“Software engineers can have a huge ego that gets in the way of good coding.”

 

To be able to program software, you have to be smart. It is also what is expected from you. Which also means that it is extremely hard to admit when you don’t know something. The effect is that engineers tend to defend themselves by just talking in complex language, making things extra complicated. It’s like a defense system.
 

Programmers like to argue for the sake of arguing, to protect their ego. They’ve had no or extremely little training in self-reflection, in communication, in understanding the other. The focus is solely on the technical. Developing soft skills are considered overrated.

 

“There is too much focus on technology.”

 

Programmers also focus on the technology itself. An example is that programmers can become extremely enthusiastic about a new technology. They love to have a long list of skills on their CV. And they love to discuss the pro’s and con’s of different technologies with their fellow programmer.
 

Even though it would add no extra value to the client, they will find ways, develop arguments, why the business manager has to adapt this new technology. Such attitude is picked up by the whole team. The effect is a lot of wasted code. After university engineers are joining real-life development teams and get immediately immersed in this tech-driven spirit. They are concerned more with the quality of the code than the satisfaction of the customer.
 

Managers don’t see this. They don’t know. They can’t know. They don’t understand. They assume developers know what they are doing. This is a problem.

 

What would be important to change, in order to tackle these challenges?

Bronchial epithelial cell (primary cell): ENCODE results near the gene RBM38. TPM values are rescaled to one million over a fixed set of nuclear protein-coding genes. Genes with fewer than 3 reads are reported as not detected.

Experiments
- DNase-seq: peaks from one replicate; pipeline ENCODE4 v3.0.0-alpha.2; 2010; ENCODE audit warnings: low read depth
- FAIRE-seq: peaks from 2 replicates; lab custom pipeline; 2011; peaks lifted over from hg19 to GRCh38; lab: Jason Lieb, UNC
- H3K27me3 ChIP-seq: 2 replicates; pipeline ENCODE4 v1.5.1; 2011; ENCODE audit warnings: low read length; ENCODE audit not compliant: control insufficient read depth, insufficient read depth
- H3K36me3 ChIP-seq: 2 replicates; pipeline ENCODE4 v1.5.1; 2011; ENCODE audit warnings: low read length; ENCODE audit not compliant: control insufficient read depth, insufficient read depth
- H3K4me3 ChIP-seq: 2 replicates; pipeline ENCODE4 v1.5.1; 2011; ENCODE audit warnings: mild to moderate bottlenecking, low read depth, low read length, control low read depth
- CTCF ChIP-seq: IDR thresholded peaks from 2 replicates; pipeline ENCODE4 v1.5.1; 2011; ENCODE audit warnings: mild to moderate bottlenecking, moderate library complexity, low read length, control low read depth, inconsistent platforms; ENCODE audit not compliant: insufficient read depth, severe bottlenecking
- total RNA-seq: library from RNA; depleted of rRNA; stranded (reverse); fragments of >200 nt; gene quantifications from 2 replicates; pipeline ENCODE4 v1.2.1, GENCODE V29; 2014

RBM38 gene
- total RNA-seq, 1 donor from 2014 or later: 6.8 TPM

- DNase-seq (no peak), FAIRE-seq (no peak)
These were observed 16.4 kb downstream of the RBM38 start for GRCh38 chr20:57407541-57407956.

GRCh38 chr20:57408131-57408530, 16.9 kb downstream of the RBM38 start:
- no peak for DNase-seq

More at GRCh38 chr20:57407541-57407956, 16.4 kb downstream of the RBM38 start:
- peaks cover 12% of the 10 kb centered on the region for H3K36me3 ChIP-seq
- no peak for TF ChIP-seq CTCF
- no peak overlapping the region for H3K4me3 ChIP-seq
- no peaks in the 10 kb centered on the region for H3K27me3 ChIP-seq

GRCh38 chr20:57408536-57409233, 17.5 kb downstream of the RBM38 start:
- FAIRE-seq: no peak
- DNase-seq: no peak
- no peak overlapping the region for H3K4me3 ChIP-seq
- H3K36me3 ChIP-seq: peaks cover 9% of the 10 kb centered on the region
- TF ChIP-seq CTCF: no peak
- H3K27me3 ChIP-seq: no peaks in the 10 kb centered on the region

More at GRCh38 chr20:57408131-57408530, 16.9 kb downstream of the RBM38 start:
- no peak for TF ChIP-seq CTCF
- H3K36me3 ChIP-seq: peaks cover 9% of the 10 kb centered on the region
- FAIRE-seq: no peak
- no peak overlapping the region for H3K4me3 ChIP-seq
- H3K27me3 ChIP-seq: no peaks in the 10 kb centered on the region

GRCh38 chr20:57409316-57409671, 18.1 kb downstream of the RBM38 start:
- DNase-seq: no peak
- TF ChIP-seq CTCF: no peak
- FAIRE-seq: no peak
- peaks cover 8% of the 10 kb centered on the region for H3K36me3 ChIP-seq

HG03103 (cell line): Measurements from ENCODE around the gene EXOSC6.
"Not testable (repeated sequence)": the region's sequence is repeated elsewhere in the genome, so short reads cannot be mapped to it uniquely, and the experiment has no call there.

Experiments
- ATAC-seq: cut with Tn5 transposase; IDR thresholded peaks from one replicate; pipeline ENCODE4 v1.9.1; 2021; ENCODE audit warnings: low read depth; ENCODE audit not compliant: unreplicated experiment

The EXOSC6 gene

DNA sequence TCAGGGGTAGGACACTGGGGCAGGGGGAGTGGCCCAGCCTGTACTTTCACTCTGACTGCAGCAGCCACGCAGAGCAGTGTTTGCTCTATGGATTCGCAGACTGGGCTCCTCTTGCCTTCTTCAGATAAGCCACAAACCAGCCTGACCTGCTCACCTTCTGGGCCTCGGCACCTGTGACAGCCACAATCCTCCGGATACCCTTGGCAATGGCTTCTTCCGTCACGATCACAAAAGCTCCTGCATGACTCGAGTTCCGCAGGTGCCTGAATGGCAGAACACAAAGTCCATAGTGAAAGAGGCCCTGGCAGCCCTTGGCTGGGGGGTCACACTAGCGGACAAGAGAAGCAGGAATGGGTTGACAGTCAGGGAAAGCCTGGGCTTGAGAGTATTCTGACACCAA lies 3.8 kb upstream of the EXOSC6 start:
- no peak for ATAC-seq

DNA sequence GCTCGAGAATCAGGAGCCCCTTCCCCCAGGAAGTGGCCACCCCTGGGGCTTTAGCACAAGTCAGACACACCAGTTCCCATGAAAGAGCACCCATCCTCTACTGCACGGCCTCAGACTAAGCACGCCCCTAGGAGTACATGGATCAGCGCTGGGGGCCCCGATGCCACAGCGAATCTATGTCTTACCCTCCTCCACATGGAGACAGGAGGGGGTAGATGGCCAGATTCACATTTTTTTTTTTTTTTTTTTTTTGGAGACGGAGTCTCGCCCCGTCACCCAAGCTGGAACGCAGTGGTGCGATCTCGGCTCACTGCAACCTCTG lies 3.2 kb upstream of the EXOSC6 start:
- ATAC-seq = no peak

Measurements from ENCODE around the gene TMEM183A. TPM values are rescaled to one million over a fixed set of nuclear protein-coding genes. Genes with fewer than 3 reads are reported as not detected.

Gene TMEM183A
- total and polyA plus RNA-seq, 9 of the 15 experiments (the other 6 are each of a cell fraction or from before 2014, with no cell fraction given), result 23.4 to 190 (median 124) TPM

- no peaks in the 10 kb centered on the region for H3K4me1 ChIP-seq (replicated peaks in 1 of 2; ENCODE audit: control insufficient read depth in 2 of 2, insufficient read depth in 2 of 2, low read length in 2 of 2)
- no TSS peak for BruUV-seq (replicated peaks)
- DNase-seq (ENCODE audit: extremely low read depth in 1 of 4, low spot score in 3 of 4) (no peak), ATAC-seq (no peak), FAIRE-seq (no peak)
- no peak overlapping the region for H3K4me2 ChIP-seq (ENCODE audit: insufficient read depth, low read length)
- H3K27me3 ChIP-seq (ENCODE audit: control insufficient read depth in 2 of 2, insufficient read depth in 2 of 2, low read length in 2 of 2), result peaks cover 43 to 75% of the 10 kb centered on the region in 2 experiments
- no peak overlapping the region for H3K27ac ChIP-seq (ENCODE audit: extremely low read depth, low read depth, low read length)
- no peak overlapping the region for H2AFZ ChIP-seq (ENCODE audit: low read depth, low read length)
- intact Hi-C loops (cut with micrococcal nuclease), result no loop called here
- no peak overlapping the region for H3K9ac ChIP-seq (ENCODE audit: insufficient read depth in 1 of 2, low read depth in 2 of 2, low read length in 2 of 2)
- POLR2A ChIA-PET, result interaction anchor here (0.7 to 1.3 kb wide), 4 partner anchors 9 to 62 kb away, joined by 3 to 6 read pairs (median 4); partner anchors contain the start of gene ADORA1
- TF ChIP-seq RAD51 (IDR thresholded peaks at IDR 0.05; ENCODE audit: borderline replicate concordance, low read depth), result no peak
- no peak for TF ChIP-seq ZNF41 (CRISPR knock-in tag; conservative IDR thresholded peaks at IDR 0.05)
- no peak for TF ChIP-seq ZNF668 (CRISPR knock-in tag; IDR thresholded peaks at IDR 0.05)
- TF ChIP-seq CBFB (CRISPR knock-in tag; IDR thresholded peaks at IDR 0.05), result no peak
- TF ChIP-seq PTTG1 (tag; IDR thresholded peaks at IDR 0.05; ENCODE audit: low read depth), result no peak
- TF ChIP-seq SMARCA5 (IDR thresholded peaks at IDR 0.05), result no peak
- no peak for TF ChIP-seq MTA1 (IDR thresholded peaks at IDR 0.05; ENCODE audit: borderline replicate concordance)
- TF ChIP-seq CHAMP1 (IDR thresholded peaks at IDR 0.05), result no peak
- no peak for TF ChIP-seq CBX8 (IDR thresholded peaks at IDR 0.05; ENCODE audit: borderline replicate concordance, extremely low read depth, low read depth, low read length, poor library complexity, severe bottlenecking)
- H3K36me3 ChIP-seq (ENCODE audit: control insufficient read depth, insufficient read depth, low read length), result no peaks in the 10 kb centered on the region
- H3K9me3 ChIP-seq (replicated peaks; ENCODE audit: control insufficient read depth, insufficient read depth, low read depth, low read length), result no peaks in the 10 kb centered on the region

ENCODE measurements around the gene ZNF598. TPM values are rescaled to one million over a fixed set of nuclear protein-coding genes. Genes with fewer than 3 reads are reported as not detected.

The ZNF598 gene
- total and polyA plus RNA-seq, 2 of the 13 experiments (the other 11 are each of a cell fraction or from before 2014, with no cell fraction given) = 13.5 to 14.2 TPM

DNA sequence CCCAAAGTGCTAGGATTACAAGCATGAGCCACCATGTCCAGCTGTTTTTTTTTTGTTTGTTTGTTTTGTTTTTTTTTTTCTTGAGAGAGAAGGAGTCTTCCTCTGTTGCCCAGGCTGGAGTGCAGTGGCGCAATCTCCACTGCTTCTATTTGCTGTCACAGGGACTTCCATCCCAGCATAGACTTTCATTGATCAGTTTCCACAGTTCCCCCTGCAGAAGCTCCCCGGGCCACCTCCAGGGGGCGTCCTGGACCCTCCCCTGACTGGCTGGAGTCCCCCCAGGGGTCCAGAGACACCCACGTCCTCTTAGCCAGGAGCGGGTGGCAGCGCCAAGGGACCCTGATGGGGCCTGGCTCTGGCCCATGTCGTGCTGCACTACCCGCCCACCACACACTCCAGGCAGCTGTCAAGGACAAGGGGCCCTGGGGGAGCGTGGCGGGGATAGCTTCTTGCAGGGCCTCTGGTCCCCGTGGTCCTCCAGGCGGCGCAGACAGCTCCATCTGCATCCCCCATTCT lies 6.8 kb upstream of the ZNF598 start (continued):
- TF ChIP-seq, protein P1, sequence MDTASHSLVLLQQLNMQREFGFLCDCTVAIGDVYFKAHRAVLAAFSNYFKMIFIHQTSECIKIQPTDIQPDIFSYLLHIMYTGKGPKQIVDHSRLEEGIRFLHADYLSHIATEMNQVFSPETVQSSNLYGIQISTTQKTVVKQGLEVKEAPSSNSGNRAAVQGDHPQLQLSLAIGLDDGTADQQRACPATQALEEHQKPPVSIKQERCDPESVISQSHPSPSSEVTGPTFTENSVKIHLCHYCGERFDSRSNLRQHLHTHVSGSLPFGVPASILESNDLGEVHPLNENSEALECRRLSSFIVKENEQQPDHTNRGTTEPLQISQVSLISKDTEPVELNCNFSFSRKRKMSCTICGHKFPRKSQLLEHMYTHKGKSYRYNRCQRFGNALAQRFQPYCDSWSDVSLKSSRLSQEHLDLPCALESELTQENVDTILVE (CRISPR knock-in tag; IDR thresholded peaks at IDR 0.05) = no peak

“Don’t start coding, start talking!”

 

Software development is like predicting the future. You are creating something that does not exist yet. You should always question the status quo. Teams should start first with fully grasping what needs to be done, and how problems can be solved. This takes time.
 

Most teams spend the majority of the time developing code. This should be completely switched. If you take most of the time discussing each problem, and how to solve the problem, with the customer in mind, there would be much less waste of code. Not only within the team, but also cross-team and cross-level. If the manager does not have time, make him aware about the consequences.
 

After such a process, the programming could be done in no time. Programmers are really smart people. The coding won’t be the problem.
 

This means that it is actually essential for a software engineer to focus on the other. As a programmer, you would have to take into account how the next programmer can use your code. You would want to clearly understanding your business manager. And you would always have the customer in mind, while making decisions and building the product. And most importantly in order for you to have this mindset, it would mean that you have to drop your ego.

 
 

Thanks for reading this blog. If you have similar experiences, or have found ways to solve these problems, we would love to know more. This could be an interview about your solutions, or an in-take to understand how we might help you.

Please contact us via info@professionalrebel.com